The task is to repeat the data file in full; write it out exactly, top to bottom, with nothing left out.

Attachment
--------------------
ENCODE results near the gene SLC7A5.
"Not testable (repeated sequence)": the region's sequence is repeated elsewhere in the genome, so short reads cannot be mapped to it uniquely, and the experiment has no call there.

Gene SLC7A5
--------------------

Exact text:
ENCODE results near the gene SLC7A5.
"Not testable (repeated sequence)": the region's sequence is repeated elsewhere in the genome, so short reads cannot be mapped to it uniquely, and the experiment has no call there.

Gene SLC7A5